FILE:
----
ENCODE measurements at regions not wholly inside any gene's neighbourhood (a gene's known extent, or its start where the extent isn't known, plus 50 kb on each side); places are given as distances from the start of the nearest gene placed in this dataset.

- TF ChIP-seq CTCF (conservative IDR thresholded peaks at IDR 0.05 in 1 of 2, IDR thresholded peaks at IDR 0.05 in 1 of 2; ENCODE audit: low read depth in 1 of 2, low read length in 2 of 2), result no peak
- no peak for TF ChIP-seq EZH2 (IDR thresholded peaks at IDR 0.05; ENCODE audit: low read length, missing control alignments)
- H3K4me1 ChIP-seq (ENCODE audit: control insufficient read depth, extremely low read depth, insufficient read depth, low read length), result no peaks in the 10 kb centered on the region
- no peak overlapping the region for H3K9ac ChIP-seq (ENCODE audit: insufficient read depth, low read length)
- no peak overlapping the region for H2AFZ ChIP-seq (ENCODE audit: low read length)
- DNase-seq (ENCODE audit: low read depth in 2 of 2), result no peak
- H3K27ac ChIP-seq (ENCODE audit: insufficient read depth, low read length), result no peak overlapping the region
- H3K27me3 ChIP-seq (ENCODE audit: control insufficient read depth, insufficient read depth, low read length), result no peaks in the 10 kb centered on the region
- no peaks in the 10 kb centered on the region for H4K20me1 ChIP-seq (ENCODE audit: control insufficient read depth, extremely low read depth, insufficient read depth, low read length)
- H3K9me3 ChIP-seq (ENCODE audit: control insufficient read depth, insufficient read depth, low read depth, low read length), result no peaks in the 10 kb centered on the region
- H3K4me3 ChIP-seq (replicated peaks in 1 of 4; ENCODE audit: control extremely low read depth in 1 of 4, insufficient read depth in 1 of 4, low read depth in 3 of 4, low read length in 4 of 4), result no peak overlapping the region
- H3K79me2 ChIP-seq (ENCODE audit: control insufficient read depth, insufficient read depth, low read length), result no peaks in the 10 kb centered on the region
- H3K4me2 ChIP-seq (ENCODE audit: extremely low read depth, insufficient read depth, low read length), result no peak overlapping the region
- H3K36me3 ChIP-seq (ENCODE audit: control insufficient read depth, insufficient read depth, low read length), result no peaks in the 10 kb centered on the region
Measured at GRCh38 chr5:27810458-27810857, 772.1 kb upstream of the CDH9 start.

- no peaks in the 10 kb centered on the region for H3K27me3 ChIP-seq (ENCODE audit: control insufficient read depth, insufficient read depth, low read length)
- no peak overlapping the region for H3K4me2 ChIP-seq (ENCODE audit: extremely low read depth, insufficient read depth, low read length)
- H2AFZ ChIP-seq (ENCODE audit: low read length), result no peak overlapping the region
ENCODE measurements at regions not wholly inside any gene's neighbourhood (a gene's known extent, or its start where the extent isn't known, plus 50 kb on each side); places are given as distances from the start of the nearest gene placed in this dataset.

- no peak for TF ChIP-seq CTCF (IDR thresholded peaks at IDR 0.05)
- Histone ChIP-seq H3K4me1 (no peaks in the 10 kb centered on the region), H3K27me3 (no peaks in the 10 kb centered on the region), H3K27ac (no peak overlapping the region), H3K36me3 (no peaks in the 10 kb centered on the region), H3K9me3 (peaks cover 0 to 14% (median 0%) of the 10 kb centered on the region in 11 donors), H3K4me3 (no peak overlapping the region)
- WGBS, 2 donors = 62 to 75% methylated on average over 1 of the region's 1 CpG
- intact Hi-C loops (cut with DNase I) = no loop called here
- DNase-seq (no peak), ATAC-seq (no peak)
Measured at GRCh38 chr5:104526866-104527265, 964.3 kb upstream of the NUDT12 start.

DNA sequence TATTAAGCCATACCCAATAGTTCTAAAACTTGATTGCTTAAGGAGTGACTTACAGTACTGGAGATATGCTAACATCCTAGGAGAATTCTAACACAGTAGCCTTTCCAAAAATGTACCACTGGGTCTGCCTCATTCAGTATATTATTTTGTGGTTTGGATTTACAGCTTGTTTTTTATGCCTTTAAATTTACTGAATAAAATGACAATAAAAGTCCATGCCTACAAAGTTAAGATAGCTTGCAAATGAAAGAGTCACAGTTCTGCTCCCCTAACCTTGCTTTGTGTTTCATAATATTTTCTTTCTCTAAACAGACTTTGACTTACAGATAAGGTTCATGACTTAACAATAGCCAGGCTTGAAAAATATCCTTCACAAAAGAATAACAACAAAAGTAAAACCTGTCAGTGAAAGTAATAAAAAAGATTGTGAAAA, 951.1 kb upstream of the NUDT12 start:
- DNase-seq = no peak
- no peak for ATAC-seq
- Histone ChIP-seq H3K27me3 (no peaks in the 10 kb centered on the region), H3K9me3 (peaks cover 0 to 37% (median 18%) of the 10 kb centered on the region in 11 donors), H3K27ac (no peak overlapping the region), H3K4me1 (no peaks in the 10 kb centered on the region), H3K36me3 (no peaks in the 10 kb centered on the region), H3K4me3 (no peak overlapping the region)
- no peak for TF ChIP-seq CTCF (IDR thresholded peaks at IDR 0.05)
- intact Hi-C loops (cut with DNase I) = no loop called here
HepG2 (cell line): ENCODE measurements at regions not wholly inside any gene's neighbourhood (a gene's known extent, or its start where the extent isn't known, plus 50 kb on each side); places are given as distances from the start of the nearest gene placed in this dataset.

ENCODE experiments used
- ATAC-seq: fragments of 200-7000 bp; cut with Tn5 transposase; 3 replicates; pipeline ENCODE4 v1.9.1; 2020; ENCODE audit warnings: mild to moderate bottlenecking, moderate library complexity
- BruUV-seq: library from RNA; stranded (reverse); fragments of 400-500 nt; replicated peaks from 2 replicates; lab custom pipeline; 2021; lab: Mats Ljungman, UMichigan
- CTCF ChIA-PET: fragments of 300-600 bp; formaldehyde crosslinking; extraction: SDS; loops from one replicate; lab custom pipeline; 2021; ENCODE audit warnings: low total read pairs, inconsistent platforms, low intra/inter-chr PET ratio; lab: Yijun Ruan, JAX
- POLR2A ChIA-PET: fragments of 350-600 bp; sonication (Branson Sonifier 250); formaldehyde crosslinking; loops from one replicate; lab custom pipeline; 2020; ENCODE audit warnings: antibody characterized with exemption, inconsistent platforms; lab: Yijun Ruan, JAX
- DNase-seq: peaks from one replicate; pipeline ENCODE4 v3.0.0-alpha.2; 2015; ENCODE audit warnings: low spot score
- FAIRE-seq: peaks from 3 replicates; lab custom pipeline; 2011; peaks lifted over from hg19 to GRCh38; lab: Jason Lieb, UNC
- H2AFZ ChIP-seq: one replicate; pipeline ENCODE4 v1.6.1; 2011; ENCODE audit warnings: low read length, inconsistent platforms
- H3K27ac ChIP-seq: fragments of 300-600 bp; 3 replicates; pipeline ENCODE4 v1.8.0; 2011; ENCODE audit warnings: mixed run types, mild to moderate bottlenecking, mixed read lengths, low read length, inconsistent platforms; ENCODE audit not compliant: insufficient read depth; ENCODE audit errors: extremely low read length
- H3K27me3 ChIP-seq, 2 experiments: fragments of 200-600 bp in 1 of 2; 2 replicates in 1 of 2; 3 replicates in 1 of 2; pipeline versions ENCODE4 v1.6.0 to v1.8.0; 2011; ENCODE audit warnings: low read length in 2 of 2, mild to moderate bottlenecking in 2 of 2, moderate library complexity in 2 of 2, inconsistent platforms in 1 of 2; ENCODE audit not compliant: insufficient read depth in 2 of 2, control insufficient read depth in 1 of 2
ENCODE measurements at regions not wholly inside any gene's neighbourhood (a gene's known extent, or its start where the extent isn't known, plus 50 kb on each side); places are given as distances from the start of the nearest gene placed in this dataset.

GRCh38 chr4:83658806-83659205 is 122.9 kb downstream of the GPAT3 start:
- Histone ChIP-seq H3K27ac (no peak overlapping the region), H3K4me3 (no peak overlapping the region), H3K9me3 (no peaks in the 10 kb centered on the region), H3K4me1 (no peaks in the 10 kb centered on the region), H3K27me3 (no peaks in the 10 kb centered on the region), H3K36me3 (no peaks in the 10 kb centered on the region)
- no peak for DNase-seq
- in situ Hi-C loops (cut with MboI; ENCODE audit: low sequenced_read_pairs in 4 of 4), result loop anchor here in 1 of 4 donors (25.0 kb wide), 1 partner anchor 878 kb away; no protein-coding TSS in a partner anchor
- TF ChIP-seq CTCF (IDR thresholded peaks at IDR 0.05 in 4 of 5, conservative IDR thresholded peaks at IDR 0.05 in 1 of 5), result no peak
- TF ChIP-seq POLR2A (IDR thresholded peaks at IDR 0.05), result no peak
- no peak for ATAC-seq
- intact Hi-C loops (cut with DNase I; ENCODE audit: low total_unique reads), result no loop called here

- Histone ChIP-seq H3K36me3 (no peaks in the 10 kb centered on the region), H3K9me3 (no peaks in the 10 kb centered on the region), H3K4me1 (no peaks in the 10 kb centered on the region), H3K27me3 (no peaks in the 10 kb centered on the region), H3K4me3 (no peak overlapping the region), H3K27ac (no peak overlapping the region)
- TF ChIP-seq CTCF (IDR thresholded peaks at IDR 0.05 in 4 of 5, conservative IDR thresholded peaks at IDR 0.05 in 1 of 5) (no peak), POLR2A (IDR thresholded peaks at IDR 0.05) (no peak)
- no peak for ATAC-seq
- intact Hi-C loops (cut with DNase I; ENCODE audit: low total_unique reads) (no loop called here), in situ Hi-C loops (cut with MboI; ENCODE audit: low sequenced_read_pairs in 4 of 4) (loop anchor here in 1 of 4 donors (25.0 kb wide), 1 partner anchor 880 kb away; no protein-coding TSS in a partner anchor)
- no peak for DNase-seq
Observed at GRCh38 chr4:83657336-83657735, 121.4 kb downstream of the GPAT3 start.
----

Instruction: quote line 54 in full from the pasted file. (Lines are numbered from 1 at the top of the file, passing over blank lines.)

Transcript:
- TF ChIP-seq CTCF (IDR thresholded peaks at IDR 0.05 in 4 of 5, conservative IDR thresholded peaks at IDR 0.05 in 1 of 5) (no peak), POLR2A (IDR thresholded peaks at IDR 0.05) (no peak)